Haitian Immigrants After 2010 Quake Lose U.S. Protected Status

  • Almost 60,000 in U.S., who will have 18 months to return
  • Temporary protection for immigrants drew Grassley’s criticism

Almost 60,000 Haitians living in the U.S. following the 2010 earthquake that leveled much of the nation have lost their protected immigrant status and will have 18 months to prepare for their return to the island or achieve lawful immigration, the Trump administration announced Monday.

Living and working in the U.S. under the so-called Temporary Protected Status, the fate of the Haitians in the U.S. was signaled earlier this year, when the Trump administration said in May it wasn’t likely to extend the protection at the next deadline, which comes this week.

Acting Homeland Security Secretary Elaine Duke, in a statement, said the U.S. had "conducted extensive outreach" to Haitian communities in the U.S. to prepare for the decision to terminate their protection and cited "significant steps" that Haiti has made since the earthquake to handle the return of its citizens.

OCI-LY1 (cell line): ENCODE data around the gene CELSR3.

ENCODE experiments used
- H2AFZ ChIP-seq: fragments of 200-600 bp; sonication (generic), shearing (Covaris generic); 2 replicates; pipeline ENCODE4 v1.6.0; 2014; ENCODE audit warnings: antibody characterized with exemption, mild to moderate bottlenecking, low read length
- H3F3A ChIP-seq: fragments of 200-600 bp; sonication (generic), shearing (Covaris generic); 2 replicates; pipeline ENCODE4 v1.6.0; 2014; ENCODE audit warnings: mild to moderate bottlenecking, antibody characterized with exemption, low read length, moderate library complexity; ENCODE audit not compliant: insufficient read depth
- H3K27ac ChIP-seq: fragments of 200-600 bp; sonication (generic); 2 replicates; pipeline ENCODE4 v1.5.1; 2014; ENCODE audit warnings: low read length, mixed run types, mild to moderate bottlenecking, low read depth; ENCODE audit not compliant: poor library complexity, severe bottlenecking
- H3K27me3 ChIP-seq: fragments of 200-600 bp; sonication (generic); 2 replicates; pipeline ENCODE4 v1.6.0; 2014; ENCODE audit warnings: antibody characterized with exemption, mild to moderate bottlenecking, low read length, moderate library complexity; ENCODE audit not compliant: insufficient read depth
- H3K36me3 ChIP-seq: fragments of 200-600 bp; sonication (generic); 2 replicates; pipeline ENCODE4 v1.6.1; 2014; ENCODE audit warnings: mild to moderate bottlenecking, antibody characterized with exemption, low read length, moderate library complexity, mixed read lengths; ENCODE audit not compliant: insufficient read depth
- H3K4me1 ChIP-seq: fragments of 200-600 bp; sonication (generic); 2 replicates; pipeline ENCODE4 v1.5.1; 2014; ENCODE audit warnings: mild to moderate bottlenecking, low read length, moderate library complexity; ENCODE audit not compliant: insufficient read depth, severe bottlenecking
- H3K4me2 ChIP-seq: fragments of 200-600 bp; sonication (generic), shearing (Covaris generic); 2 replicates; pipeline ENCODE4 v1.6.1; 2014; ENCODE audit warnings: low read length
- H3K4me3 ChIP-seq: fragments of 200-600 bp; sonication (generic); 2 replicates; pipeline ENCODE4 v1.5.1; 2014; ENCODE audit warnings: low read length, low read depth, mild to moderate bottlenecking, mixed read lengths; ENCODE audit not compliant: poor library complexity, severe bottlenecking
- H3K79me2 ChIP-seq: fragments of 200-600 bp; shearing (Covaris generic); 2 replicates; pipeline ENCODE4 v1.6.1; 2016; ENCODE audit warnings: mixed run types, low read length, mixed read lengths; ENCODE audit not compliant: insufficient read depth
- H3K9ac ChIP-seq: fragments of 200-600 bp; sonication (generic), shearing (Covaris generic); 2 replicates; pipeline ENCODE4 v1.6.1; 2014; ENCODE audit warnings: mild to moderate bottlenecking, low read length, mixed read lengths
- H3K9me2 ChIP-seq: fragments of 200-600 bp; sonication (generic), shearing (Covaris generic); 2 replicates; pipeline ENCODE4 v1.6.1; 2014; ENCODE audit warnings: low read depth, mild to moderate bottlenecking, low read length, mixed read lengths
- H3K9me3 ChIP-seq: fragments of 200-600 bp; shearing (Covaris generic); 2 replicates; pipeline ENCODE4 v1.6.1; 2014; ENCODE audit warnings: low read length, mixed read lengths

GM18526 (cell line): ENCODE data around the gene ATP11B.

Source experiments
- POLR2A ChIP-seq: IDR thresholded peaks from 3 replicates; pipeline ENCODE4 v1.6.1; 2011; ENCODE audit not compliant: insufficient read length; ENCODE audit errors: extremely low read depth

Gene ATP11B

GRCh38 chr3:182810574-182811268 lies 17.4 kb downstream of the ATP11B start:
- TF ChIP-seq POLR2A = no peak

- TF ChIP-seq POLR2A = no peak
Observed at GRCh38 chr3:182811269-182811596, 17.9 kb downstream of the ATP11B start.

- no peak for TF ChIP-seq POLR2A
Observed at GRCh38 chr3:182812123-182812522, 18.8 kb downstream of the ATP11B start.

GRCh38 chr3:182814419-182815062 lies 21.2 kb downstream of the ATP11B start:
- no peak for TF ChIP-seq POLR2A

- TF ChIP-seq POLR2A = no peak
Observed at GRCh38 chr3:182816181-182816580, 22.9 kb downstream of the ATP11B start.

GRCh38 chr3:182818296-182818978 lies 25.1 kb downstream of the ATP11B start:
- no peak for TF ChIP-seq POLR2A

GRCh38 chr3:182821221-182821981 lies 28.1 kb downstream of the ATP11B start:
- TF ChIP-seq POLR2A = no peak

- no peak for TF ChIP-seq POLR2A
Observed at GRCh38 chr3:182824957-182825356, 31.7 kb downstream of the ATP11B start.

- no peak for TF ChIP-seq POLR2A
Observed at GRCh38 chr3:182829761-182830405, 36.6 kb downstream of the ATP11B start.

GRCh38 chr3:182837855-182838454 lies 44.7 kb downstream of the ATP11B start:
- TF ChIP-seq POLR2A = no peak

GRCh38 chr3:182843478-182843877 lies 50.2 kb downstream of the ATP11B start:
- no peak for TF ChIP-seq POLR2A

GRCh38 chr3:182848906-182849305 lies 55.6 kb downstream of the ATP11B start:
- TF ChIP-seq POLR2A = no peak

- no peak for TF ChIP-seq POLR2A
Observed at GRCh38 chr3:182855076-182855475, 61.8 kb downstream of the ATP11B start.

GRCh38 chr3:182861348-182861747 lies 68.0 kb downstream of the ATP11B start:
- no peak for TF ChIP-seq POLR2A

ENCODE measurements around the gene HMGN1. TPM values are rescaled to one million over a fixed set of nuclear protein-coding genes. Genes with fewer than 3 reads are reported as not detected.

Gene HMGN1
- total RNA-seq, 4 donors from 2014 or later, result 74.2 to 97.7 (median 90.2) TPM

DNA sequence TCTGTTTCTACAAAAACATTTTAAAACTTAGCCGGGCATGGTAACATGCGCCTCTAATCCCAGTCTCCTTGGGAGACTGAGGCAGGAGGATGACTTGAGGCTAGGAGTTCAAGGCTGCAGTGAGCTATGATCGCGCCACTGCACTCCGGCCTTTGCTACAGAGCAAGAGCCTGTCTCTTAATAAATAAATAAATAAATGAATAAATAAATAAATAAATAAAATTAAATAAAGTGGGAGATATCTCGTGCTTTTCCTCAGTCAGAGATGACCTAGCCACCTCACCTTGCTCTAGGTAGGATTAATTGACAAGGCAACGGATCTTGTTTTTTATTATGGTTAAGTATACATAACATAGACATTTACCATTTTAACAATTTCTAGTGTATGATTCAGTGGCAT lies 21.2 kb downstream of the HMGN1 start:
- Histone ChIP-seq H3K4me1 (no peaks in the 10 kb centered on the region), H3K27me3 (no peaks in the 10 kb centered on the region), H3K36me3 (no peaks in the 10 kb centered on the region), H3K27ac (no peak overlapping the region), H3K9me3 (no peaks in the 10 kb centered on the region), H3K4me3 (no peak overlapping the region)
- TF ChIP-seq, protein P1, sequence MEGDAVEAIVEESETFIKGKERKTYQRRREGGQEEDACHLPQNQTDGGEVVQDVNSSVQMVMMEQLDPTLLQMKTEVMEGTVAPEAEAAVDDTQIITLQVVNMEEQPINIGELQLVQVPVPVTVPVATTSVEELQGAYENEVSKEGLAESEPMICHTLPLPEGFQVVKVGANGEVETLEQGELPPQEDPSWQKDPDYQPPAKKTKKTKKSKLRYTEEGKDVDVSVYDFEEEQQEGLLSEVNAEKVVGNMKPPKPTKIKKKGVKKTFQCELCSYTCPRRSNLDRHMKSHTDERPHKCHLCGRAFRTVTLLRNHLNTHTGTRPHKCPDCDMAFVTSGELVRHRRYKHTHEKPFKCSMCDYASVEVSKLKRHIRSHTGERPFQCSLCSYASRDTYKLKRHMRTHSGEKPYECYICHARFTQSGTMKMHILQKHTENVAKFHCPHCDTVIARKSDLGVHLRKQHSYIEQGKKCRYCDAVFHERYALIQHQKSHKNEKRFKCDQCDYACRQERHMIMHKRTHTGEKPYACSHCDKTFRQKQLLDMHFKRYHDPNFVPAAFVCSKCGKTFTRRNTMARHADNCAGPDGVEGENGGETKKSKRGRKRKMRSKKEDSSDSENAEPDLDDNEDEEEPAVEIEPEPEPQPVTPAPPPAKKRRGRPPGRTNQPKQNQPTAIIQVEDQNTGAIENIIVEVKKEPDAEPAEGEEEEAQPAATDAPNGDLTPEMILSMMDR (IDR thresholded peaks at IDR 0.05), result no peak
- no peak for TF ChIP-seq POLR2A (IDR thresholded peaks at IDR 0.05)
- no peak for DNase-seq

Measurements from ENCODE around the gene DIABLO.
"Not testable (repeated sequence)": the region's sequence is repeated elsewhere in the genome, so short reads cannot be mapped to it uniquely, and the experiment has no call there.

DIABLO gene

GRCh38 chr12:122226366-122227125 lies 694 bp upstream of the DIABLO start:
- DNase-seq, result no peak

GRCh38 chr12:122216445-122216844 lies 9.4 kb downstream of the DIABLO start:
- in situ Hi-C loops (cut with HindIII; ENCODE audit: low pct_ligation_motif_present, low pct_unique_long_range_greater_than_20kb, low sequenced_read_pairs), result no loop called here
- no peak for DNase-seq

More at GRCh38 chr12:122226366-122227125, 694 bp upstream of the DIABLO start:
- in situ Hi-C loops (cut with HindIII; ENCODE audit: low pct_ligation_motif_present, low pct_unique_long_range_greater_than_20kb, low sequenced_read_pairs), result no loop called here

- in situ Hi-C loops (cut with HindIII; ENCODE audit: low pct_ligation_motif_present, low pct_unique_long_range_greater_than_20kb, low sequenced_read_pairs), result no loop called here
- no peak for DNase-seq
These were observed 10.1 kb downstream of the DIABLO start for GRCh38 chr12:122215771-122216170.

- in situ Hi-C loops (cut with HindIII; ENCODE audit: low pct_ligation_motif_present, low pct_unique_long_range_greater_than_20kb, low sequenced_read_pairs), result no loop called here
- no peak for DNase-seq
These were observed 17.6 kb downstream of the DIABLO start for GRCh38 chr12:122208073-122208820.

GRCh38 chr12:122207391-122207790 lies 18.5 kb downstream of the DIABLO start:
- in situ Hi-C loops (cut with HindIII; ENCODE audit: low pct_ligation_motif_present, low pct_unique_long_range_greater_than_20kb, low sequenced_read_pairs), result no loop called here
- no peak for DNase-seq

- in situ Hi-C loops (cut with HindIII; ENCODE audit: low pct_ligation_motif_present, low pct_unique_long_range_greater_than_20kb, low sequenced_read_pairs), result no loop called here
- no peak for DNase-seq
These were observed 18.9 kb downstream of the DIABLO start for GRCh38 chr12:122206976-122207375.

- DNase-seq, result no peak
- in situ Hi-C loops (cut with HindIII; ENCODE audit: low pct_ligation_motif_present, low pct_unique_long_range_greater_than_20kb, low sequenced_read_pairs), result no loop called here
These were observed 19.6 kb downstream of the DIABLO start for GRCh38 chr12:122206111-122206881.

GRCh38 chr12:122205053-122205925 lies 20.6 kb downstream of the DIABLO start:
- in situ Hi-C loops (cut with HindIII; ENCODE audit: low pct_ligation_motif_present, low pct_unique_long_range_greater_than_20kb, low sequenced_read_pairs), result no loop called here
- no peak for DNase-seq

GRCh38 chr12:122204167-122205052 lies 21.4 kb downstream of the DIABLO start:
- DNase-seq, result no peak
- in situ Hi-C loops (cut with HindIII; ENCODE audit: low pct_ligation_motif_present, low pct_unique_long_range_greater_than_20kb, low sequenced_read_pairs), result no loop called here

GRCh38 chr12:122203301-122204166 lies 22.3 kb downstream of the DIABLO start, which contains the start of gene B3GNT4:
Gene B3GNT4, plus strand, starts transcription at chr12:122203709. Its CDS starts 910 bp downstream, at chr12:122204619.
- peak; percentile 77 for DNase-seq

"Since the 2010 earthquake, the number of displaced people in Haiti has decreased by 97 percent," Duke said in the statement, adding that Haiti had "demonstrated a commitment to adequately prepare for when the country’s TPS designation is terminated."

The protection program came under criticism from Senator Charles Grassley, the Iowa Republican, who said in an Oct. 30 letter to Duke that immigrants living in the U.S. under Temporary Protected Status were "taking jobs that could be filled by unemployed U.S. workers and would be of better use helping out their home countries."

There are about 320,000 people living in the U.S. under TPS, with more than 90 percent coming from Honduras, El Salvador and Haiti. Losing them could cost the U.S. about $280 million in contributions to gross domestic product, according to an analysis from the Immigrant Resource Center.

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